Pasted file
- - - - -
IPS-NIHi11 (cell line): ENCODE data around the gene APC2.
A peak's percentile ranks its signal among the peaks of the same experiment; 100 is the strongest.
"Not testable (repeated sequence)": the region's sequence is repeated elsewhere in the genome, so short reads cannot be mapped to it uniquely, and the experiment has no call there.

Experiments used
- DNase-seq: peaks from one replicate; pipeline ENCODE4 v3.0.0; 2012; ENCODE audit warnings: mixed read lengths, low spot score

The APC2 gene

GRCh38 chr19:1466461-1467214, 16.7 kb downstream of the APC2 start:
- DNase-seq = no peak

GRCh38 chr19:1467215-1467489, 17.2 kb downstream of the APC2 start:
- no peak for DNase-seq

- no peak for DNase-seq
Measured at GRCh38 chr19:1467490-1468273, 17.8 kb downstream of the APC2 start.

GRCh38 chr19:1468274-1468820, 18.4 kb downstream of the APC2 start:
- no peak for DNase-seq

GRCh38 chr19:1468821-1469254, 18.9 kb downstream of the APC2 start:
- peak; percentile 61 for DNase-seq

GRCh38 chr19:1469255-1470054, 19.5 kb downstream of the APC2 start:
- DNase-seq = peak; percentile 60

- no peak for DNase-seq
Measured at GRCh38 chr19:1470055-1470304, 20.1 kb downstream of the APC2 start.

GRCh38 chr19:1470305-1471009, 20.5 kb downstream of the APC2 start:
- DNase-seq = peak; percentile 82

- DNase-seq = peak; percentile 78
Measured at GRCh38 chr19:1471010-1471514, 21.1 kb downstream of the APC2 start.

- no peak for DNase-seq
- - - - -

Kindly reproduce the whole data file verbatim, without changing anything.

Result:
IPS-NIHi11 (cell line): ENCODE data around the gene APC2.
A peak's percentile ranks its signal among the peaks of the same experiment; 100 is the strongest.
"Not testable (repeated sequence)": the region's sequence is repeated elsewhere in the genome, so short reads cannot be mapped to it uniquely, and the experiment has no call there.

Experiments used
- DNase-seq: peaks from one replicate; pipeline ENCODE4 v3.0.0; 2012; ENCODE audit warnings: mixed read lengths, low spot score

The APC2 gene

GRCh38 chr19:1466461-1467214, 16.7 kb downstream of the APC2 start:
- DNase-seq = no peak

GRCh38 chr19:1467215-1467489, 17.2 kb downstream of the APC2 start:
- no peak for DNase-seq

- no peak for DNase-seq
Measured at GRCh38 chr19:1467490-1468273, 17.8 kb downstream of the APC2 start.

GRCh38 chr19:1468274-1468820, 18.4 kb downstream of the APC2 start:
- no peak for DNase-seq

GRCh38 chr19:1468821-1469254, 18.9 kb downstream of the APC2 start:
- peak; percentile 61 for DNase-seq

GRCh38 chr19:1469255-1470054, 19.5 kb downstream of the APC2 start:
- DNase-seq = peak; percentile 60

- no peak for DNase-seq
Measured at GRCh38 chr19:1470055-1470304, 20.1 kb downstream of the APC2 start.

GRCh38 chr19:1470305-1471009, 20.5 kb downstream of the APC2 start:
- DNase-seq = peak; percentile 82

- DNase-seq = peak; percentile 78
Measured at GRCh38 chr19:1471010-1471514, 21.1 kb downstream of the APC2 start.

- no peak for DNase-seq